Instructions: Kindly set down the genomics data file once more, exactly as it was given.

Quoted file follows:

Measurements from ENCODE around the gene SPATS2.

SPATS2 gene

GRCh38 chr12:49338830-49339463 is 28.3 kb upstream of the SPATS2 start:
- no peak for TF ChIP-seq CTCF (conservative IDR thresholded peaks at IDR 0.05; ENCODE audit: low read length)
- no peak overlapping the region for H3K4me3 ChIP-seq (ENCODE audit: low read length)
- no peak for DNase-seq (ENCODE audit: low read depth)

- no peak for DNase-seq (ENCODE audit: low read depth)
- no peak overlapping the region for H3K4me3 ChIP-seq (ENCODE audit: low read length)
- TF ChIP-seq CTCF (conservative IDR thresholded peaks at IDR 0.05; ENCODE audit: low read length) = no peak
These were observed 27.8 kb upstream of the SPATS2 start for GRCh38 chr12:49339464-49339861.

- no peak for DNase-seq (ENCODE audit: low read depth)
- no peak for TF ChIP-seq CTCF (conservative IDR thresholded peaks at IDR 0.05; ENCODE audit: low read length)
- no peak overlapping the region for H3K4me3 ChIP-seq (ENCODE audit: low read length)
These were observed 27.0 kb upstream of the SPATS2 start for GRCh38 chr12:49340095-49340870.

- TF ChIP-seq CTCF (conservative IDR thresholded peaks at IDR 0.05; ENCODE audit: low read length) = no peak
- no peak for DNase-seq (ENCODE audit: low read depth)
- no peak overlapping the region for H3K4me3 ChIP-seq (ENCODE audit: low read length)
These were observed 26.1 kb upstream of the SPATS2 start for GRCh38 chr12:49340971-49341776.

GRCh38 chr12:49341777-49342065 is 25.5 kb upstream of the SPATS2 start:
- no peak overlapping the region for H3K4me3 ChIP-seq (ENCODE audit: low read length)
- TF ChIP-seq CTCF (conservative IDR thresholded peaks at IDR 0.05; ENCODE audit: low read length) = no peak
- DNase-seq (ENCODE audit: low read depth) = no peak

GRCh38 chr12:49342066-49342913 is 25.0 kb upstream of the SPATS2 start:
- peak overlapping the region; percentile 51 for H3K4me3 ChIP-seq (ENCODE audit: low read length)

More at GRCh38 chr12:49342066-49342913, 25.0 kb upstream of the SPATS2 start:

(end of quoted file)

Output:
Measurements from ENCODE around the gene SPATS2.

SPATS2 gene

GRCh38 chr12:49338830-49339463 is 28.3 kb upstream of the SPATS2 start:
- no peak for TF ChIP-seq CTCF (conservative IDR thresholded peaks at IDR 0.05; ENCODE audit: low read length)
- no peak overlapping the region for H3K4me3 ChIP-seq (ENCODE audit: low read length)
- no peak for DNase-seq (ENCODE audit: low read depth)

- no peak for DNase-seq (ENCODE audit: low read depth)
- no peak overlapping the region for H3K4me3 ChIP-seq (ENCODE audit: low read length)
- TF ChIP-seq CTCF (conservative IDR thresholded peaks at IDR 0.05; ENCODE audit: low read length) = no peak
These were observed 27.8 kb upstream of the SPATS2 start for GRCh38 chr12:49339464-49339861.

- no peak for DNase-seq (ENCODE audit: low read depth)
- no peak for TF ChIP-seq CTCF (conservative IDR thresholded peaks at IDR 0.05; ENCODE audit: low read length)
- no peak overlapping the region for H3K4me3 ChIP-seq (ENCODE audit: low read length)
These were observed 27.0 kb upstream of the SPATS2 start for GRCh38 chr12:49340095-49340870.

- TF ChIP-seq CTCF (conservative IDR thresholded peaks at IDR 0.05; ENCODE audit: low read length) = no peak
- no peak for DNase-seq (ENCODE audit: low read depth)
- no peak overlapping the region for H3K4me3 ChIP-seq (ENCODE audit: low read length)
These were observed 26.1 kb upstream of the SPATS2 start for GRCh38 chr12:49340971-49341776.

GRCh38 chr12:49341777-49342065 is 25.5 kb upstream of the SPATS2 start:
- no peak overlapping the region for H3K4me3 ChIP-seq (ENCODE audit: low read length)
- TF ChIP-seq CTCF (conservative IDR thresholded peaks at IDR 0.05; ENCODE audit: low read length) = no peak
- DNase-seq (ENCODE audit: low read depth) = no peak

GRCh38 chr12:49342066-49342913 is 25.0 kb upstream of the SPATS2 start:
- peak overlapping the region; percentile 51 for H3K4me3 ChIP-seq (ENCODE audit: low read length)

More at GRCh38 chr12:49342066-49342913, 25.0 kb upstream of the SPATS2 start: